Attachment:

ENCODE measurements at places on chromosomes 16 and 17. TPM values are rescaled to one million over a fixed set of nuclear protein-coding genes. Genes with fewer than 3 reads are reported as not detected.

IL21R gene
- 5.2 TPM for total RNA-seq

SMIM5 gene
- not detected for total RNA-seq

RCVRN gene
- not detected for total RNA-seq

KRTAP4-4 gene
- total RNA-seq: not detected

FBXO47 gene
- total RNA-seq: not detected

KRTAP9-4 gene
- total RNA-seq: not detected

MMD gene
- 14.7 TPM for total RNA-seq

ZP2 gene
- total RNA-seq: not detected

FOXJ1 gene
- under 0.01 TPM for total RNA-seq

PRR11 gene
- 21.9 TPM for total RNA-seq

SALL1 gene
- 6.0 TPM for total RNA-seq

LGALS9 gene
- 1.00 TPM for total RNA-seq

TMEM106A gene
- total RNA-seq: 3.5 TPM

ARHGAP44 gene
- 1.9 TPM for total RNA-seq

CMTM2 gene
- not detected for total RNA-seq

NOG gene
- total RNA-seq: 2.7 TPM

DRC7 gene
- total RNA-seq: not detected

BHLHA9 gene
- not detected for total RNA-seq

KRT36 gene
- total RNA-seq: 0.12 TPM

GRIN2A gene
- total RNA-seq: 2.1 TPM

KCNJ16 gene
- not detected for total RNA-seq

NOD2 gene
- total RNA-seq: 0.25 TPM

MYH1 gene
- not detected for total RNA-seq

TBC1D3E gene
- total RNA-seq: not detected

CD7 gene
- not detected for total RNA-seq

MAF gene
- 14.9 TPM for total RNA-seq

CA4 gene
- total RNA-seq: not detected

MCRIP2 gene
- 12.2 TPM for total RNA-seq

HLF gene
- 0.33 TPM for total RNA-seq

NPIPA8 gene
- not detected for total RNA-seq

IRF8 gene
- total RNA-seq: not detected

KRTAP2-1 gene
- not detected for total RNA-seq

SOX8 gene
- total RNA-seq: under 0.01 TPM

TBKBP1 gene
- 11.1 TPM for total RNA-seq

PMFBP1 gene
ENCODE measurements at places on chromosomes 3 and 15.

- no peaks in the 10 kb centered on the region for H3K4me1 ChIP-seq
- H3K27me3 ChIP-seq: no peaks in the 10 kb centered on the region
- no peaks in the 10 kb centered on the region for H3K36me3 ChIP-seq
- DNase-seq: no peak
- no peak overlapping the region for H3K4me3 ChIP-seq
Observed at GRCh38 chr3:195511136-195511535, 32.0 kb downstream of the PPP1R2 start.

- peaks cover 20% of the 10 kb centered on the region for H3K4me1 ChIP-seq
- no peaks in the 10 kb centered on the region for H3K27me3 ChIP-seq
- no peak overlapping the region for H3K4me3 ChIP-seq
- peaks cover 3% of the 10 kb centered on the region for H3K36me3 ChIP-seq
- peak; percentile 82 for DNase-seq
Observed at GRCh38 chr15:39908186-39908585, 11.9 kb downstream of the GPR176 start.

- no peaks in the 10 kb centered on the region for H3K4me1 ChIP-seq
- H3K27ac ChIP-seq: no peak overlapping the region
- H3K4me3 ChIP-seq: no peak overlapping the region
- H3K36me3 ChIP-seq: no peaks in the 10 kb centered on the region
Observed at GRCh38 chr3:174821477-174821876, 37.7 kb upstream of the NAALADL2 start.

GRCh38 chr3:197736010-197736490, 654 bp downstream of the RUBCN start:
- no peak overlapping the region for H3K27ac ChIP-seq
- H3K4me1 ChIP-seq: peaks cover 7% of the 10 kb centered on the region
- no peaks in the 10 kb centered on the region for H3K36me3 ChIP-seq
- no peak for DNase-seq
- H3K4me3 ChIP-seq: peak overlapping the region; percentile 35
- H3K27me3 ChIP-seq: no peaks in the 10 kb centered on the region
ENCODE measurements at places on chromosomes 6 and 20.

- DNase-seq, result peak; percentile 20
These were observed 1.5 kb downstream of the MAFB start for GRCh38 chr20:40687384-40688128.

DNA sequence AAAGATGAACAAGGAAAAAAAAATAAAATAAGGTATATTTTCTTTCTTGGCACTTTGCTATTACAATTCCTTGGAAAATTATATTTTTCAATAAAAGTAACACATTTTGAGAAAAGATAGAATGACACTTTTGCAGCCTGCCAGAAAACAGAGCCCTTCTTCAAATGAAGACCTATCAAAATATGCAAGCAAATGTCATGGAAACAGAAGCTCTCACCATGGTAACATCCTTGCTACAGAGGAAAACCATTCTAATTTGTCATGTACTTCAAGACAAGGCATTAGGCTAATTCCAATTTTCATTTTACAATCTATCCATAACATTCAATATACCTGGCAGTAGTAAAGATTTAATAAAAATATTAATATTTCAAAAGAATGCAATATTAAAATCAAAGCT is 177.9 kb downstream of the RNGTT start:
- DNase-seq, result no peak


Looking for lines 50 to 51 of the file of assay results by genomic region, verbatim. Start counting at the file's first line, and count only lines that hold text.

CD7 gene
- not detected for total RNA-seq